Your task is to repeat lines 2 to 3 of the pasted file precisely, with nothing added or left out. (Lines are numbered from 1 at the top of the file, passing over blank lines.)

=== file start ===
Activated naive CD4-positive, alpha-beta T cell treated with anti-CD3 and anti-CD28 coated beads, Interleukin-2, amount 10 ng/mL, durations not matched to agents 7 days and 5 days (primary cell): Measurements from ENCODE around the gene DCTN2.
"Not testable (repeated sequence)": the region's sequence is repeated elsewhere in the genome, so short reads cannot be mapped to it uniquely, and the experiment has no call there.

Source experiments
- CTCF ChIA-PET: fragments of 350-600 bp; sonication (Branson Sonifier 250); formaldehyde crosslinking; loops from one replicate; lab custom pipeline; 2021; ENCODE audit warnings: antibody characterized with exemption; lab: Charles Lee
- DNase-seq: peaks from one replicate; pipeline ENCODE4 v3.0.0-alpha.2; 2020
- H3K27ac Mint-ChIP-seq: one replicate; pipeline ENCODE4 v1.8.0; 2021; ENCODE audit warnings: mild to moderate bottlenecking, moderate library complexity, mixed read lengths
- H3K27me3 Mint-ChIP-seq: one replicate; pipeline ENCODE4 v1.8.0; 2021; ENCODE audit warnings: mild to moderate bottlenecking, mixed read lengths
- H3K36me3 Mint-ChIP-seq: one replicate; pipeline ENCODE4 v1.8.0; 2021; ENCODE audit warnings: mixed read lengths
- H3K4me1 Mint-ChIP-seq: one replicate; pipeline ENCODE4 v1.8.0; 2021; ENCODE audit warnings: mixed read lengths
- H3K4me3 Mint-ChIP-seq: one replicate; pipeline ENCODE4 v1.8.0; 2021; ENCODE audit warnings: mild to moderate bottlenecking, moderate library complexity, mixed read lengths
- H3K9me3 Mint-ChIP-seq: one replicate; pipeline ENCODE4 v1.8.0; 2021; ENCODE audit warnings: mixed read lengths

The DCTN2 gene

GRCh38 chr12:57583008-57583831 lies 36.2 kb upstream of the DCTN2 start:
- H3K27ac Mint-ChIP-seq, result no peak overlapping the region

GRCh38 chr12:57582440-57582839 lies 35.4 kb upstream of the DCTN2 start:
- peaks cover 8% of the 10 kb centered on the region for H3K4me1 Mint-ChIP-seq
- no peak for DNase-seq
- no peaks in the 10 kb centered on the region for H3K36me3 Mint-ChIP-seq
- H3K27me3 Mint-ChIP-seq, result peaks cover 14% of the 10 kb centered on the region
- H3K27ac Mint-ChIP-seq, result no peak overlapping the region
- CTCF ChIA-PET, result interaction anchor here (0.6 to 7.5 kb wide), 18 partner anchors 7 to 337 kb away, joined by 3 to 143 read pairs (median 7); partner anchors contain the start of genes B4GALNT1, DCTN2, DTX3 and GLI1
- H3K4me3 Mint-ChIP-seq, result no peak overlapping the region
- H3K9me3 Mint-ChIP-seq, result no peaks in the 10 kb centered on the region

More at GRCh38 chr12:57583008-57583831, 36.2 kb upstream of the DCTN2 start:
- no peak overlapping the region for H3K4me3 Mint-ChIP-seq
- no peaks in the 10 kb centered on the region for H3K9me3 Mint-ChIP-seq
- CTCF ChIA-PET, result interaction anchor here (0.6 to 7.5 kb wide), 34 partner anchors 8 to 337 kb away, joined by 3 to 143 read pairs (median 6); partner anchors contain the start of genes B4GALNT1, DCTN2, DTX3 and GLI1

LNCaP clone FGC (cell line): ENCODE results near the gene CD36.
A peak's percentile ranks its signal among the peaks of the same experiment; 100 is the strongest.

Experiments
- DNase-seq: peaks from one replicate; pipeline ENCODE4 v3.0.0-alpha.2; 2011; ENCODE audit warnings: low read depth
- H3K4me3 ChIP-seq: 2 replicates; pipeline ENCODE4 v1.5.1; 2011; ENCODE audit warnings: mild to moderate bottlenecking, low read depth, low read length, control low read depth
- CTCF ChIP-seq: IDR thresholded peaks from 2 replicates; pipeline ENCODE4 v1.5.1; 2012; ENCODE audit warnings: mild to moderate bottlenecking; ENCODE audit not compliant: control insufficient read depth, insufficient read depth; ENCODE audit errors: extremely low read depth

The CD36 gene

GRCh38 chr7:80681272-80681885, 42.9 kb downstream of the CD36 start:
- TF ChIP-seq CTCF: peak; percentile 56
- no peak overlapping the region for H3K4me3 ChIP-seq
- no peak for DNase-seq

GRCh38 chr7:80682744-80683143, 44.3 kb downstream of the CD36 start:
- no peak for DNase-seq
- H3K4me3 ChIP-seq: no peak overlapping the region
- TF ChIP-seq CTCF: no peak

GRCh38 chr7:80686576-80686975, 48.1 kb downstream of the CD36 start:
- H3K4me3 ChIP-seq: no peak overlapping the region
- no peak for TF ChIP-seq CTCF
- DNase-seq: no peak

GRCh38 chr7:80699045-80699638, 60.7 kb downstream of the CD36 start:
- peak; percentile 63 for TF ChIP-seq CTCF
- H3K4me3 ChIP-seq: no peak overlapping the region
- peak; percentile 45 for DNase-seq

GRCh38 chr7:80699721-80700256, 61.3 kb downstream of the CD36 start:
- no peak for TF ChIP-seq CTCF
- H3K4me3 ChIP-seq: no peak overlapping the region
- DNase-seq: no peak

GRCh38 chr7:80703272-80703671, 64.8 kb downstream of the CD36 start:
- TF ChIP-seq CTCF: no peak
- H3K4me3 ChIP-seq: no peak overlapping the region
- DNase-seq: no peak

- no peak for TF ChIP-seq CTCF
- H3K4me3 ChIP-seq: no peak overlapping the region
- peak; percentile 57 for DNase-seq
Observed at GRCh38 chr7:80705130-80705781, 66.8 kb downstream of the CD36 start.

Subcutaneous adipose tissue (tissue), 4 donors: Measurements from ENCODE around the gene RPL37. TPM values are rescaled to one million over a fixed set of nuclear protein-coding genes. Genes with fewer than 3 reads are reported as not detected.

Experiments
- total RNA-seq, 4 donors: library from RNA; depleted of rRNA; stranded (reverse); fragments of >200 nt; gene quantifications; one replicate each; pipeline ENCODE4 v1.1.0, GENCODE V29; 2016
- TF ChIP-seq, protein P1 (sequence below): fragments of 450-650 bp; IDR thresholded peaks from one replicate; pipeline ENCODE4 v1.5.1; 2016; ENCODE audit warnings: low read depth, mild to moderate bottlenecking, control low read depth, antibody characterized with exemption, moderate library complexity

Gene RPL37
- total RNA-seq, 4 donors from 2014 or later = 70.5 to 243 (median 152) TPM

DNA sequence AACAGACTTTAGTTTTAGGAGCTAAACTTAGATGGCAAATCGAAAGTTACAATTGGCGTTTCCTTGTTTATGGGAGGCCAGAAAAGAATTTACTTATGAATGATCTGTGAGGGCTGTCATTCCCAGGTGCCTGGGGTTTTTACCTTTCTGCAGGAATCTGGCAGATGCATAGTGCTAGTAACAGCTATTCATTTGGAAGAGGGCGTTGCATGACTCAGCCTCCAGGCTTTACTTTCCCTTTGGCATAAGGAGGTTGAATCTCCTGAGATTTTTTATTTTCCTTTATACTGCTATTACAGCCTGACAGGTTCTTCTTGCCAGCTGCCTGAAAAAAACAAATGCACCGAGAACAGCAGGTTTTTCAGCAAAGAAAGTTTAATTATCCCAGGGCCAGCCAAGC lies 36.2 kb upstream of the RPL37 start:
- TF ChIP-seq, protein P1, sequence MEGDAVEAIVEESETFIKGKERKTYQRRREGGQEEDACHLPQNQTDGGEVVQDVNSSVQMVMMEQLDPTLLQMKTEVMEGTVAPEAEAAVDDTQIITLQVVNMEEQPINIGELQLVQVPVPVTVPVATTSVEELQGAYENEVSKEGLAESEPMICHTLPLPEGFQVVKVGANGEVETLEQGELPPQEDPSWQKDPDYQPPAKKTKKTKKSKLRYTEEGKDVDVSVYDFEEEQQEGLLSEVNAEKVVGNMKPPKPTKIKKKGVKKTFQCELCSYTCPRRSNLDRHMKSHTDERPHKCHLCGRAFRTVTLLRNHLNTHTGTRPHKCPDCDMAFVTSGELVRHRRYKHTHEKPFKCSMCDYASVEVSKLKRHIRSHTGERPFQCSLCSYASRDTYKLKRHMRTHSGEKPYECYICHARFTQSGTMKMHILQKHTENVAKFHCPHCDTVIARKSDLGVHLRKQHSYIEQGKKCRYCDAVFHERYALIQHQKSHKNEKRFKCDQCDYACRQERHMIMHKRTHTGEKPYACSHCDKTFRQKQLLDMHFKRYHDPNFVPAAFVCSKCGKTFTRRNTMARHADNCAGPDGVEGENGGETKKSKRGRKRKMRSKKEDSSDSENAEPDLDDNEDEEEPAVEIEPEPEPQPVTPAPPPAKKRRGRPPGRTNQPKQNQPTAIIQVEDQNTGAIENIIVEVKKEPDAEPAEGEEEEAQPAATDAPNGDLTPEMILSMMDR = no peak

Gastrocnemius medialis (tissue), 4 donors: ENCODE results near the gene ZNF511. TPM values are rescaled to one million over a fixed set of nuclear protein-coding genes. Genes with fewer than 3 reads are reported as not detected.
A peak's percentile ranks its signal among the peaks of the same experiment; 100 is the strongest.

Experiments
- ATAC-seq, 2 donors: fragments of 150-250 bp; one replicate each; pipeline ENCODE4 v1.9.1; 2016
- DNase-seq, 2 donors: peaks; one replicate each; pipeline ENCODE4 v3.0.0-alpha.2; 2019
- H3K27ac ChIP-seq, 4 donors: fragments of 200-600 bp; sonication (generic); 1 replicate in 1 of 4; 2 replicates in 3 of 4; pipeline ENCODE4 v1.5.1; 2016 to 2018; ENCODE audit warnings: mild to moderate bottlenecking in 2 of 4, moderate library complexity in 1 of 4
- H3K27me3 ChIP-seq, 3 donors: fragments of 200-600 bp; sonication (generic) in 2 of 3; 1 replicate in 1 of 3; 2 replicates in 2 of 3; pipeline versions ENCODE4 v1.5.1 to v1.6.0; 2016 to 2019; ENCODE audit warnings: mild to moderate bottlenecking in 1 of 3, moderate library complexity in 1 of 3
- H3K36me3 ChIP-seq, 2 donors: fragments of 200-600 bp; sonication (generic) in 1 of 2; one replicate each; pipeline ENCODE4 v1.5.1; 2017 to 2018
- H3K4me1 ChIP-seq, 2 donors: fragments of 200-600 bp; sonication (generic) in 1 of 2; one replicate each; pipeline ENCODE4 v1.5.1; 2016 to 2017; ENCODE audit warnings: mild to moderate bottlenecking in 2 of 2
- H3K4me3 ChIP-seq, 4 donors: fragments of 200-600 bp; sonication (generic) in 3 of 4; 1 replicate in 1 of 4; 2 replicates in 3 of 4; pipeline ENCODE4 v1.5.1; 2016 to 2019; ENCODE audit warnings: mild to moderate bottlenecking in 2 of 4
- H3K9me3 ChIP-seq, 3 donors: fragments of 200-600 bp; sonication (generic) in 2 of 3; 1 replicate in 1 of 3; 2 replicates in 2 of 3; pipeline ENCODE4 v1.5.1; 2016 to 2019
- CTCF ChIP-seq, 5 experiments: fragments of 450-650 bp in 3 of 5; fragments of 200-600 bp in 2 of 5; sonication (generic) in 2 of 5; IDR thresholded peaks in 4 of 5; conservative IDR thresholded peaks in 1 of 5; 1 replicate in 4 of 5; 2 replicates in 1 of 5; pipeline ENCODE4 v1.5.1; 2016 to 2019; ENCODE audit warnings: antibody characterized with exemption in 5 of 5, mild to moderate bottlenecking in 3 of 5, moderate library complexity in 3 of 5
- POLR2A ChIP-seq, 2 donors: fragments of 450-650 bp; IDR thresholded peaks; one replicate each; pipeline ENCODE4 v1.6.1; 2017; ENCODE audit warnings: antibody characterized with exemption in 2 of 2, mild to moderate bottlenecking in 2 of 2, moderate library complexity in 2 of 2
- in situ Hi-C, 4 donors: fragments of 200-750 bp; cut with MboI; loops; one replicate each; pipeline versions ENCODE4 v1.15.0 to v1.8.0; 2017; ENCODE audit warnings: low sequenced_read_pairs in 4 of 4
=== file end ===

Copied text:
"Not testable (repeated sequence)": the region's sequence is repeated elsewhere in the genome, so short reads cannot be mapped to it uniquely, and the experiment has no call there.

Source experiments